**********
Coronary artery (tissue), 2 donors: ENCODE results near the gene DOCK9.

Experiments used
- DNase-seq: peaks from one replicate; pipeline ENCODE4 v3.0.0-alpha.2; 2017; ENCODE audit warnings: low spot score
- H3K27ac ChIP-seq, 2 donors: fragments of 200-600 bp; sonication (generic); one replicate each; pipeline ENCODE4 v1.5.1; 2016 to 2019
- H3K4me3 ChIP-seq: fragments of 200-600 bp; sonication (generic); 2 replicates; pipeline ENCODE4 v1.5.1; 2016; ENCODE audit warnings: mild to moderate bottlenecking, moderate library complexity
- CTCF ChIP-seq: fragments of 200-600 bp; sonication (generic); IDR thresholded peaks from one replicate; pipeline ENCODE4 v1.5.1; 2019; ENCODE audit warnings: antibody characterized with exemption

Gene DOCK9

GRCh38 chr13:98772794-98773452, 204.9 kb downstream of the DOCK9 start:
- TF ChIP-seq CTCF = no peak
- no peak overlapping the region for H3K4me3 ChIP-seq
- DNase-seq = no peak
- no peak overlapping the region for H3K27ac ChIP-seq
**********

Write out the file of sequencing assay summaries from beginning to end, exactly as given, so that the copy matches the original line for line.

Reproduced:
Coronary artery (tissue), 2 donors: ENCODE results near the gene DOCK9.

Experiments used
- DNase-seq: peaks from one replicate; pipeline ENCODE4 v3.0.0-alpha.2; 2017; ENCODE audit warnings: low spot score
- H3K27ac ChIP-seq, 2 donors: fragments of 200-600 bp; sonication (generic); one replicate each; pipeline ENCODE4 v1.5.1; 2016 to 2019
- H3K4me3 ChIP-seq: fragments of 200-600 bp; sonication (generic); 2 replicates; pipeline ENCODE4 v1.5.1; 2016; ENCODE audit warnings: mild to moderate bottlenecking, moderate library complexity
- CTCF ChIP-seq: fragments of 200-600 bp; sonication (generic); IDR thresholded peaks from one replicate; pipeline ENCODE4 v1.5.1; 2019; ENCODE audit warnings: antibody characterized with exemption

Gene DOCK9

GRCh38 chr13:98772794-98773452, 204.9 kb downstream of the DOCK9 start:
- TF ChIP-seq CTCF = no peak
- no peak overlapping the region for H3K4me3 ChIP-seq
- DNase-seq = no peak
- no peak overlapping the region for H3K27ac ChIP-seq